As the number of Covid-19 cases grows, so too does a crucial need to understand the disease.
With public health officials scrambling to stay ahead of its mutations and patterns of spread, researchers are doing everything possible to learn from the virus and stop the next Covid-19 from making the leap from animals to humans.
From the “vet detectives” scouring the globe to prevent the next Covid-19 to the scientists at NASA trying to better understand the psychological effects of the pandemic, some of the most important information gleaned comes from the narratives playing out just below the radar.
Tackling the physical, mental, and physiological effects one challenge at a time, rarely have scientists around the world been so united and laser-focused on one single problem. In the end, it will be science that gets us through the Covid-19 pandemic — teaching us valuable lessons along the way.
In this episode of The Abstract, we discuss “vet detectives” chasing after the world’s next Covid-19 and NASA recruiting participants for isolation studies.
Our first story is about the scientists and health workers who predict, prevent, and contain the world’s staggering number of zoonotic diseases — like the next Covid-19. Hoping to create a pandemic-free future, these veterinary epidemiologists roam animal habitats, markets, forests, and farms, learning how to prevent human disease from wild or domesticated animals.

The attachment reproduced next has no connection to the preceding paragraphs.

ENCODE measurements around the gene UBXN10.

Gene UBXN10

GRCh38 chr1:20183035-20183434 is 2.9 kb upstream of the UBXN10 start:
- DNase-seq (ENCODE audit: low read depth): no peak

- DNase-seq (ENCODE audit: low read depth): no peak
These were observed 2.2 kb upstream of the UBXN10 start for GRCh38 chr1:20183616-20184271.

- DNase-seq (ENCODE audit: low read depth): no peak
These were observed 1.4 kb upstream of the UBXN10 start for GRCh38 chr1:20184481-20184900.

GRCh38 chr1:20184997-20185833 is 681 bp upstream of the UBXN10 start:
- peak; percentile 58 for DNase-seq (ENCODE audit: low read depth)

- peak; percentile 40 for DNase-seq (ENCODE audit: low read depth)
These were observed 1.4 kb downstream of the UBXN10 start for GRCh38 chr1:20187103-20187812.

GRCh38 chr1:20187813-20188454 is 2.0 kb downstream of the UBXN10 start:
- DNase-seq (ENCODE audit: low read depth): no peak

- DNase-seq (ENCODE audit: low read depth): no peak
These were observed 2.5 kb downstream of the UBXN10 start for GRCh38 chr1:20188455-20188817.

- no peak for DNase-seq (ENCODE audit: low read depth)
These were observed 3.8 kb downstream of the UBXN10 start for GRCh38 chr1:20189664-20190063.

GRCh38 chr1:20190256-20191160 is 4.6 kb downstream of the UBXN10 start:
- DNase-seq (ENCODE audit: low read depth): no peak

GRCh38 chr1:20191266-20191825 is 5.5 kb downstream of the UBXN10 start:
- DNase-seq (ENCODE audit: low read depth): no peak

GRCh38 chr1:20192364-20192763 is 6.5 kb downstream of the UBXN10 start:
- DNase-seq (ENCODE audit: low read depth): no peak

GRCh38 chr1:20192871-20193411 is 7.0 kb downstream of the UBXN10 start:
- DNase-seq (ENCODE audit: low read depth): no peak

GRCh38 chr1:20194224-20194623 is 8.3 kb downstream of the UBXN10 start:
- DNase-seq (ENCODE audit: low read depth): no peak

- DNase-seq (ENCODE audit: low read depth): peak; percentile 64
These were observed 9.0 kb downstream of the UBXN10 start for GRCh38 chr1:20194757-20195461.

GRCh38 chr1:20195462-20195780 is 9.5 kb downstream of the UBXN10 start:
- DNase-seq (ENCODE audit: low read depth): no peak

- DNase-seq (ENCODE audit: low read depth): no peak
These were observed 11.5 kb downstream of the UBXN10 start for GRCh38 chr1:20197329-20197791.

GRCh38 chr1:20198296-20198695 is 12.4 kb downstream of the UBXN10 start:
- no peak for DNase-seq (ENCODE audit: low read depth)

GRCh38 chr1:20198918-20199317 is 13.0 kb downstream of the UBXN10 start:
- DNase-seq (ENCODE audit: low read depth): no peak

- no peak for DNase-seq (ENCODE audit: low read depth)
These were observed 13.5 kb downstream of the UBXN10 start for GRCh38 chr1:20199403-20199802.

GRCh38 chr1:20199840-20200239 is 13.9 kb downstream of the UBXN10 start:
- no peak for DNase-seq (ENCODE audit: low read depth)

Our second story is about NASA’s spaceflight simulation study that aims to get a better understanding of the psychological and physiological effects of isolation and confinement on humans. Inviting a small group of people to live together in seclusion for eight months in Russia, NASA says studies like these will teach us to combat the toll of isolation and ways to mitigate its psychological effects.
Read the original Inverse stories here:
- Meet the vet detectives searching for the next Covid-19
- Tired of self-isolating at home? NASA wants you to isolate in Russia for 8 months instead
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- We're hosted and produced by Tanya Bustos
Right now, facts and science matter more than ever. That's part of the reason for The Abstract, this all-new podcast from the Inverse staff that focuses exclusively on science and innovation. Three new episodes are released a week, and each covers one theme via two related stories. Each features audio of original Inverse reporting, where the facts and context take center stage. It's hosted by the Tanya Bustos of WSJ Podcasts. Because we're Inverse, it's all true but slightly off-kilter. It's made for people who want to know the whole story. —Nick Lucchesi, executive editor, Inverse